We heard, for example, the importance of teaching our students to write clearly and concisely. In response, the faculty instituted a writing-across-the-curriculum requirement, ensuring our students are producing written work in every law school class. This program is unique to Albany Law. We also added a writing specialist and new professor, Joe Buffington, who is focused entirely on academic success and bar preparation. He is training both our students and our faculty to ensure we maintain absolute focus on preparing students to pass the bar exam.
You told us that students hoping to work in business, with innovators, and in the financial markets need additional hands-on training in transactional work and with intellectual property. To address those needs, we welcome two new faculty members. Professor Seve Falati is an experienced practitioner whose expertise is in patent and entrepreneurship law. Joining us in December is Ted De Barbieri, who specializes in business transactions and business start-ups. He will direct our new Community Development Clinic.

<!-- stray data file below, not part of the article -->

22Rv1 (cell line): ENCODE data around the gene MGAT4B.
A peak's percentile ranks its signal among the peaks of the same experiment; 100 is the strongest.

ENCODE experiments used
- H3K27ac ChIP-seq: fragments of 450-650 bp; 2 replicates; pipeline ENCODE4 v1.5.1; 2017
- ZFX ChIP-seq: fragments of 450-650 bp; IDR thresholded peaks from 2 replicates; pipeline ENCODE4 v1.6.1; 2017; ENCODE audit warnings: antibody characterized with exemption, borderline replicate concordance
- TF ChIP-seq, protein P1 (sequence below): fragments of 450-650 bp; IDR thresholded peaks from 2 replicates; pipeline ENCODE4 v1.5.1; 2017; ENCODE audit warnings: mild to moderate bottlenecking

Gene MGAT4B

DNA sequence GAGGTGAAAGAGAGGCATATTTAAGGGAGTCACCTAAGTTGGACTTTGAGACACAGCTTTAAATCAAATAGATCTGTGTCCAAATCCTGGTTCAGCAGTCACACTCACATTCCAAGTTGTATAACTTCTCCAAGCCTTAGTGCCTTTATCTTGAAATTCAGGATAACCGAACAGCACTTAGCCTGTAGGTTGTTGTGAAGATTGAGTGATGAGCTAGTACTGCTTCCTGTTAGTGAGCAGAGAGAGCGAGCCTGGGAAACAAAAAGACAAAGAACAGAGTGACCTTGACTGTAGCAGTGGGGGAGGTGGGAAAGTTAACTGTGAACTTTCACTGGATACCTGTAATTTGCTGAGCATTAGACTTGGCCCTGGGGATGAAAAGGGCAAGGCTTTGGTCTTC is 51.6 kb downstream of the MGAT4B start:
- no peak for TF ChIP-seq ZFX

The Community Development Clinic (CDC) is especially exciting for Albany Law School. We are able to launch the clinic with the support from a major donation by longtime supporters Edward P. Swyer and The Swyer Family Foundation. As part of our award-winning Law Clinic and Justice Center, CDC will serve as a hub for the services necessary to support emerging micro-businesses in the Capital Region, providing pro bono legal services, creating business plans, and assisting entrepreneurs with identifying micro-loan funding, in coordination with the University at Albany School of Business. CDC is the realization of Mr. Swyer's lifelong dream and we are honored that he chose the law school to carry it out.